4 Sefer Yereim (mitzvah 51) says that just as it is forbidden to inflict pain with sharp, critical words so too it is forbidden to hurt others with a “sour” face.”
5 Father’ of the Mussar Movement of the late nineteenth century
6 Nesivas Ohr; Rav Blazer was one of Rabbi Yisroel Salanter’s most acknowledged disciples
7 Alei Shur
8 Avos 1:15
9 I have seen this idea quoted in the name of Rabbi Samson Rafael Hirsch but I do not know the source within his writings.


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Erev Shabbos Kodesh Parshas Vayechi

11 Teves 5772/January 6, 2012

The first day of sixth grade. We apprehensively shuffled into our seats, trying to surmise what kind of teacher she was going to be. After introducing herself, our teacher immediately told us that she wasn’t sure if she was going to remain as our teacher. Her first day, and it may very well be her last. Now there’s a vote of confidence!

Besides those endearing opening words, I will never forget something else she told us that day. She was explaining the concept of time zones and the International Date Line. She related that once while on vacation she had traveled across the Date Line. However, instead of returning the way she came, she proceeded forward circling the globe until she arrived home. She then sadly exclaimed, “Isn’t that sad? I lost a day of my life!”

I remember being very intrigued by that comment. Did that mean her life would be one day shorter? How did that make sense? If someone is born on the 30th of Kislev (a date that doesn’t occur every year) or on February 29th he won’t have a birthday every year. Does that mean he won’t age?

It took some time before I concluded that she had not lost a day from her life, but rather she had lost a calendar day.

Now, she is in good company. The weekend came sooner than usual for the tiny South Pacific island nation of Samoa this past week. When the clock struck midnight this past Thursday, the country skipped over Friday and moved 24 hours ahead – straight into Saturday, December 31. The time jump meant that Samoa's 186,000 citizens were the first in the world to ring in the secular New Year, rather than the last.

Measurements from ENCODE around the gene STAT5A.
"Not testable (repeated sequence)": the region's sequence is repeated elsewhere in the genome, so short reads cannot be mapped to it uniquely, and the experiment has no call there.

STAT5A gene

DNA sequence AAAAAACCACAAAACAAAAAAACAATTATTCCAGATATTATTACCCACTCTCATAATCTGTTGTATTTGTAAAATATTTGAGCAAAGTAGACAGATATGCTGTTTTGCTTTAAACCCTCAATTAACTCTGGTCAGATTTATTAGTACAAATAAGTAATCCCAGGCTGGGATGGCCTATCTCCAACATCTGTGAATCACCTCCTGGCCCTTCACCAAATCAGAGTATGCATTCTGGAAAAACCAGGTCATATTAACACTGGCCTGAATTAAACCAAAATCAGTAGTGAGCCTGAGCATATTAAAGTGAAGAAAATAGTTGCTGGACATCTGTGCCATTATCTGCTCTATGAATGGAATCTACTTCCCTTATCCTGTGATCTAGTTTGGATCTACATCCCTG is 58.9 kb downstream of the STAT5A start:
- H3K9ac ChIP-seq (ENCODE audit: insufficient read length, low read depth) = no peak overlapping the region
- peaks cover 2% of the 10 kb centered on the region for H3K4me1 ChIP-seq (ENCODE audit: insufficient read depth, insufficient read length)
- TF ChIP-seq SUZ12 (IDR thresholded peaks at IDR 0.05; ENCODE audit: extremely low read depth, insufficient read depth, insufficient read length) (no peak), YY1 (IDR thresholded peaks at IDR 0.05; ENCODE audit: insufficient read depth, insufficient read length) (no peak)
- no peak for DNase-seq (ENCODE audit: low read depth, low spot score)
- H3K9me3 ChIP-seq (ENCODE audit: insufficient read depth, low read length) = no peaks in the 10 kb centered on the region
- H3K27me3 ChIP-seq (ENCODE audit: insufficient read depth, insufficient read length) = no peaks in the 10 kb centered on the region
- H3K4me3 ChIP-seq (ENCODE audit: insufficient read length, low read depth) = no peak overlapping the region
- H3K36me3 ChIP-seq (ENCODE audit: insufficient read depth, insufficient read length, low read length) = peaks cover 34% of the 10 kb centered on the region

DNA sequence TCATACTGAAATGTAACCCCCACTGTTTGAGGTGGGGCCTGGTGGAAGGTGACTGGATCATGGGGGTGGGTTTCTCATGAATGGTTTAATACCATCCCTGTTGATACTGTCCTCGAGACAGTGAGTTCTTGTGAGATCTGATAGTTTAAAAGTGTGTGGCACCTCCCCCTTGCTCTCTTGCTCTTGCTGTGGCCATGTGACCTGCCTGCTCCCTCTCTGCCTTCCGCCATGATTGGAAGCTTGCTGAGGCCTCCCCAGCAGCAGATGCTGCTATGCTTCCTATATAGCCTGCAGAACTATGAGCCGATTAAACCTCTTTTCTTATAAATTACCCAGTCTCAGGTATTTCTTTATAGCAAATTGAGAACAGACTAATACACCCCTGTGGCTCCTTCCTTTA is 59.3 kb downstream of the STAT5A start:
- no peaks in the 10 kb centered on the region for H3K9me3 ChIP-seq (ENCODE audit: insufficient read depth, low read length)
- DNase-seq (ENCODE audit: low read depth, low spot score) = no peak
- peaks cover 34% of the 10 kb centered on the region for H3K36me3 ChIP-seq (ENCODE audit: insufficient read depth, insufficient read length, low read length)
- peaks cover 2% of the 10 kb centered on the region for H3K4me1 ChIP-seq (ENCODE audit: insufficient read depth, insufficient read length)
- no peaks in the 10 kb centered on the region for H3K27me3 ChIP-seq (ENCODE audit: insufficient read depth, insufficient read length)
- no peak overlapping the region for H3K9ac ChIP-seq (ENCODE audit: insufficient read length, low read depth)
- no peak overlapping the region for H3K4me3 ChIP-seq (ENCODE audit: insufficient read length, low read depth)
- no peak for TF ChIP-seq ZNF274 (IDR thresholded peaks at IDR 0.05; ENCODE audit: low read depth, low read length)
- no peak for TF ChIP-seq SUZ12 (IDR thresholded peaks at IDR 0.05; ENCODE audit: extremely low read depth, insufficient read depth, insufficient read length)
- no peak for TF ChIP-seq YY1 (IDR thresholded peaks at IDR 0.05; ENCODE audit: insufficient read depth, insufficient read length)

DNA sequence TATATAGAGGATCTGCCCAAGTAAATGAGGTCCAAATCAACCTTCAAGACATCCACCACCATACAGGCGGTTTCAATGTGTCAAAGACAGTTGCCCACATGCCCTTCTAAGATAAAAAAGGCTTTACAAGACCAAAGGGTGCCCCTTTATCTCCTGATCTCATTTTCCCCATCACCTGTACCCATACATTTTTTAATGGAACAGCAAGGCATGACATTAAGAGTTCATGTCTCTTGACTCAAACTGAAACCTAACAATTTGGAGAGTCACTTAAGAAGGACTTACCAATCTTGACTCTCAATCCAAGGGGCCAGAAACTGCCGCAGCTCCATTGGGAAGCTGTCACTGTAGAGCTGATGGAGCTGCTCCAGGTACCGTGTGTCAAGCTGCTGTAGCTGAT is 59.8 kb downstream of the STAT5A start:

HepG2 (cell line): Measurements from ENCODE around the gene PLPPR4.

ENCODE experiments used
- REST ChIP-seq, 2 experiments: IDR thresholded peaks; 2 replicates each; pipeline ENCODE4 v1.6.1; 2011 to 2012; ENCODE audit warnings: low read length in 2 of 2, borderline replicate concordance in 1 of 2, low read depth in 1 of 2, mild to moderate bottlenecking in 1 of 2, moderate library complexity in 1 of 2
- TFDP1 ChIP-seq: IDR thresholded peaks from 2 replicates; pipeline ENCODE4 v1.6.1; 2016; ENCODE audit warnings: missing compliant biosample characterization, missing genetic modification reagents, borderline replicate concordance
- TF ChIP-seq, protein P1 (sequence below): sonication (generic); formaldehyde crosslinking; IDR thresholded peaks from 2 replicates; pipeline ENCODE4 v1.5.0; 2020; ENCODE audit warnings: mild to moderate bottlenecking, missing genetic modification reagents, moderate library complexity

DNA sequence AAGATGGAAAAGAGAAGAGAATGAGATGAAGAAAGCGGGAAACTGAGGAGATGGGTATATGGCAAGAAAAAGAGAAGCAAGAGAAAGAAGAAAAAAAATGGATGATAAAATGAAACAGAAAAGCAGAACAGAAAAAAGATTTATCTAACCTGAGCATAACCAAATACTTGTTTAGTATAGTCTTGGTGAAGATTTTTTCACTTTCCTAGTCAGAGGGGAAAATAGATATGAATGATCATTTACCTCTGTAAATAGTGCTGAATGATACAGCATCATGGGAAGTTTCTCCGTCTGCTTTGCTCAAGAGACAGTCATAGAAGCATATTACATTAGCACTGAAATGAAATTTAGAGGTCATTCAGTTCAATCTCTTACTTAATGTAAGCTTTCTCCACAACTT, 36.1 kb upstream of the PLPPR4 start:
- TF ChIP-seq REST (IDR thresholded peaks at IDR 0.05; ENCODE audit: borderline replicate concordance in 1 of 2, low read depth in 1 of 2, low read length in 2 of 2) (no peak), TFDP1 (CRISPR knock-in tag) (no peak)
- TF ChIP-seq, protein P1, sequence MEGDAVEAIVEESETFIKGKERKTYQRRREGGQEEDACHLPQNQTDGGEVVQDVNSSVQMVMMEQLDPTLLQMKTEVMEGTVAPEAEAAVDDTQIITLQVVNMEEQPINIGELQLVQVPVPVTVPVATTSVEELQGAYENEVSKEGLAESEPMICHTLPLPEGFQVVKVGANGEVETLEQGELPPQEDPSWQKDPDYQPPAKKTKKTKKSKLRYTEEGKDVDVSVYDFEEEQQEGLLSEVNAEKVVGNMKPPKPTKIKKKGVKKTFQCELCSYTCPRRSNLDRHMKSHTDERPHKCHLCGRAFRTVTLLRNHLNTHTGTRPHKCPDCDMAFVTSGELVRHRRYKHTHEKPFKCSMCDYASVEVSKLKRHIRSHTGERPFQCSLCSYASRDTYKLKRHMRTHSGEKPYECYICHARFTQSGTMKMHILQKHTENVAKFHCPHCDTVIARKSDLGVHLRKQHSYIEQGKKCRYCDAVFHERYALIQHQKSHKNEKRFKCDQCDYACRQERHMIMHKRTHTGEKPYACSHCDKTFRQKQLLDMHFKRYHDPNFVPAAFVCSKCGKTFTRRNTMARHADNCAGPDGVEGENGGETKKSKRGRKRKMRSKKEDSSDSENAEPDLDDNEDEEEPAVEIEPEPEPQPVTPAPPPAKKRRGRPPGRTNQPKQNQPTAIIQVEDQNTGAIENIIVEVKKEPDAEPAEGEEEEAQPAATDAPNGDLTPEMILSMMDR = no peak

Samoa aimed to align its time zone with key trading partners in the Asia-Pacific region by shifting west of the International Date Line. Now they will be on the same day as their neighboring countries of New Zealand and Australia, instead of being a day behind them.

It only took Samoa 119 years to catch up (in 1892 U.S. traders persuaded local Samoans to align their islands' time with nearby U.S.-controlled American Samoa and the U.S. to assist their trading with California). In doing so, they have forfeited Friday December 30, 2011 forever.

In the Psalm of ‘Moshe the man of G-d’ (Tehillim 90), Moshe Rabbeinu asks G-d: “To count our days, so teach us, then we shall acquire a heart of wisdom.” It’s been said that one should not count his days as much as he should make his days count. There is a reason why the present is so aptly called. Each day of life is a gift, and the one who possesses a wise heart seeks to take advantage of his every day.

During the funeral of the Sefas Emes of Ger, his eldest son, the Imrei Emes turned to his younger brother, Rav Moshe Betzalel, and quipped, “Our father had arichus yamim – lengthy days”. Surprised, Rav Moshe Betzalel replied, “But father wasn’t even sixty years old?” The Imrei Emes responded, “I didn’t say he had lengthy years, but that he had lengthy days. He made every day count.”

The Torah says about Avrohom Avinu that he came with his days (Bereishis 24:1; the same expression is used about Dovid Hamelech – Melachim I 1:1). His every day was utilized to the fullest, and therefore he ‘owned’ every day and took it with him.

What enriched lives we would lead if we could foster that feeling with ourselves.

By the way, our teacher never did come back after that first day. I think she went to search for the day she lost.

Shabbat Shalom & Good Shabbos,

R’ Dani and Chani Staum